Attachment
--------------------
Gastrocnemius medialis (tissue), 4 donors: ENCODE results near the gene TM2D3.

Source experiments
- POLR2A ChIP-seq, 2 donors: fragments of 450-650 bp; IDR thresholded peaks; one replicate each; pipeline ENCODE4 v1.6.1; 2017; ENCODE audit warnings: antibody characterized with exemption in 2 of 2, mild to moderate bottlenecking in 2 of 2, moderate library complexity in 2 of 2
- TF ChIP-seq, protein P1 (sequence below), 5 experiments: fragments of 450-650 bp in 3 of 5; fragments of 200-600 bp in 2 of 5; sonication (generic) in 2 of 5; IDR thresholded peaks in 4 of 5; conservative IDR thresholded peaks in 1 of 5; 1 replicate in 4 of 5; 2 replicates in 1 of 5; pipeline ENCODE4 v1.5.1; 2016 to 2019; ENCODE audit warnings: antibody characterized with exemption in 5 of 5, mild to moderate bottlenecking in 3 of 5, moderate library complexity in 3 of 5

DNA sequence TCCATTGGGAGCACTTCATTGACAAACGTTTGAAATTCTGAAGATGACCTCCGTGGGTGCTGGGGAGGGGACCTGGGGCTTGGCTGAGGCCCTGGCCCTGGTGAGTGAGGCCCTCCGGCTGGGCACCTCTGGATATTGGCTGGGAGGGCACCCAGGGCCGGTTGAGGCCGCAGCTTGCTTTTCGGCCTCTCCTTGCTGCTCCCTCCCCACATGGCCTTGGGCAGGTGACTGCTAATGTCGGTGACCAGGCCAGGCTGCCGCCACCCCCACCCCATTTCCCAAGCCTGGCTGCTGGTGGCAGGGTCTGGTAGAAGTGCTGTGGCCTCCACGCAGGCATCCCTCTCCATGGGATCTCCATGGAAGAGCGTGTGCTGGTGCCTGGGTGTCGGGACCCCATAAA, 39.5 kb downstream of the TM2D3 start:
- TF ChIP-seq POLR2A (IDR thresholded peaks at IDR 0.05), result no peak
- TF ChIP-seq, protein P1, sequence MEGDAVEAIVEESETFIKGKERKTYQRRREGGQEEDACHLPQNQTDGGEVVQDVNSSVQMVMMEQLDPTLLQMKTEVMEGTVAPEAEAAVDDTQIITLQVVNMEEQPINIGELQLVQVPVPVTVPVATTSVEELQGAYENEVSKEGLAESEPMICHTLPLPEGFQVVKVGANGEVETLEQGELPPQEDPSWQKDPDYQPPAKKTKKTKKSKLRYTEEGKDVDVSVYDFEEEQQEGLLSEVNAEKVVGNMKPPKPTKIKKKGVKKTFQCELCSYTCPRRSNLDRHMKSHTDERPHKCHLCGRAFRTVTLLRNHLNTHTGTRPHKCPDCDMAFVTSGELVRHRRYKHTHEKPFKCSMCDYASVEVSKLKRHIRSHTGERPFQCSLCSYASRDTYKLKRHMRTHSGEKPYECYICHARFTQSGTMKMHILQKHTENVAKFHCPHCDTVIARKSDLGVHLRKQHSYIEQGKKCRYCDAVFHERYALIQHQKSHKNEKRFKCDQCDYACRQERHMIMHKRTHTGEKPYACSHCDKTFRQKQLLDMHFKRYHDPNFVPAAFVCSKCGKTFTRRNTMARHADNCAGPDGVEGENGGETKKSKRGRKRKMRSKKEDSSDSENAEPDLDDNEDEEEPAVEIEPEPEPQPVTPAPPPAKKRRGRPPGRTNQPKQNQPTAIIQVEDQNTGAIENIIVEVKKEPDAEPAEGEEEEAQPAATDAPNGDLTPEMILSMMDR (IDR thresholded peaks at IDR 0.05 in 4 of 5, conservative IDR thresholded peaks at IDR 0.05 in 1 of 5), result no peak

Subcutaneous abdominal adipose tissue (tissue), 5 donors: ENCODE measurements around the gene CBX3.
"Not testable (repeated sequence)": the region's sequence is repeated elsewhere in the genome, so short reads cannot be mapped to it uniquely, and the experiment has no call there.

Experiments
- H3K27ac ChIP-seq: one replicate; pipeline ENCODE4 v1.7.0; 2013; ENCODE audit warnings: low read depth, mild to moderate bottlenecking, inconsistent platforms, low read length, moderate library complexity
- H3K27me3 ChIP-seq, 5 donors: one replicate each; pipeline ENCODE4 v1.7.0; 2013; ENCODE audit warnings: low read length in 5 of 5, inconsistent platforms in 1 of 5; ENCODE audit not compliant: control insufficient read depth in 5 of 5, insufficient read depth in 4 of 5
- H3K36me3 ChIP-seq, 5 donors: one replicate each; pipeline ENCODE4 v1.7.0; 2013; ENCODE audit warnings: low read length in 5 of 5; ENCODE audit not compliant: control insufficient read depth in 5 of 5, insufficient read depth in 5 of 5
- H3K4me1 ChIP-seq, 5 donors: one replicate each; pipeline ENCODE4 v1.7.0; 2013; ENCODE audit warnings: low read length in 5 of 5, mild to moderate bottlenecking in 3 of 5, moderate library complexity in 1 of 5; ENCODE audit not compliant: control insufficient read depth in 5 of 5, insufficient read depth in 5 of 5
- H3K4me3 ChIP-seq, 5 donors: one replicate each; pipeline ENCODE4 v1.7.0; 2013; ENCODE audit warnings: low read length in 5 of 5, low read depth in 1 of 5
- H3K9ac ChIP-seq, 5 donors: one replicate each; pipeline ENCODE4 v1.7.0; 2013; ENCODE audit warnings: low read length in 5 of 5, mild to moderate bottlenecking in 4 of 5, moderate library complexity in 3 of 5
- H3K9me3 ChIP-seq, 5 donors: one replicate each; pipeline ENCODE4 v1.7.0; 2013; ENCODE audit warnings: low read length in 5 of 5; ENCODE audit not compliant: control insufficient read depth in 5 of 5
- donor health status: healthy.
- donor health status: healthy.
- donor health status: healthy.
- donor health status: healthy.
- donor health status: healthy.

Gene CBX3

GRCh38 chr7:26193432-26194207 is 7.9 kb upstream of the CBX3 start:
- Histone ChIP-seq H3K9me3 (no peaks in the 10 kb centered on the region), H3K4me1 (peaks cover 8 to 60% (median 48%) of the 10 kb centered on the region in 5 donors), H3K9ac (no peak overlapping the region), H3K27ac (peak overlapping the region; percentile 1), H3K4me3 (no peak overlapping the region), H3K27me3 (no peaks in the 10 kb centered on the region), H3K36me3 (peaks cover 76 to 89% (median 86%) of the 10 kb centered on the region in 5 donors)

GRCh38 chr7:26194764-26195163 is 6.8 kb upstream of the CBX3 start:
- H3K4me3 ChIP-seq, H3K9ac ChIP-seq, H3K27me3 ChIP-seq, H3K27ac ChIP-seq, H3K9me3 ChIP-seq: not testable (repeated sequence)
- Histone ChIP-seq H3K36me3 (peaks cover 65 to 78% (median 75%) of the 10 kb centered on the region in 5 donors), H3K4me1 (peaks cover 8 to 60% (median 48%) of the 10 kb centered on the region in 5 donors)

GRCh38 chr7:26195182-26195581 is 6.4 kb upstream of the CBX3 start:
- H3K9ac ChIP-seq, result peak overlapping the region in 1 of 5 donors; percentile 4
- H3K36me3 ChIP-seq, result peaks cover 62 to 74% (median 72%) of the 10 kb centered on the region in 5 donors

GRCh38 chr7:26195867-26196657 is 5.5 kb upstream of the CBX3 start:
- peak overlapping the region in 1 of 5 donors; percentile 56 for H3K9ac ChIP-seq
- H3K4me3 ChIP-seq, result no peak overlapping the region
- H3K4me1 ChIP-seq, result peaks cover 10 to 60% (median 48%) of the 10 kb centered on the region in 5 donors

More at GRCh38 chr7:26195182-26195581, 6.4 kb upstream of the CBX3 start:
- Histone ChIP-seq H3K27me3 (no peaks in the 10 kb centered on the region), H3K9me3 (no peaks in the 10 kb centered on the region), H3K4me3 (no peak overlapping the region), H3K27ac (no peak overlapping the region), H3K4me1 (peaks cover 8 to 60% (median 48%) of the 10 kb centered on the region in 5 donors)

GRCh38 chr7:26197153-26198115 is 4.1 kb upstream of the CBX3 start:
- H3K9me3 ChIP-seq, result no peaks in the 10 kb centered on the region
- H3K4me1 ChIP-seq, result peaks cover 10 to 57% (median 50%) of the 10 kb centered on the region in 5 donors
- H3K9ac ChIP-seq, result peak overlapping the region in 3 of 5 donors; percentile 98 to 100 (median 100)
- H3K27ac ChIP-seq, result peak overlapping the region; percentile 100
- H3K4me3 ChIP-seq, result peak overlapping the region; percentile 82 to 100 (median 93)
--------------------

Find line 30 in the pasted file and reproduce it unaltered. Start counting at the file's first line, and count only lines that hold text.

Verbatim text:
- H3K9ac ChIP-seq, result peak overlapping the region in 1 of 5 donors; percentile 4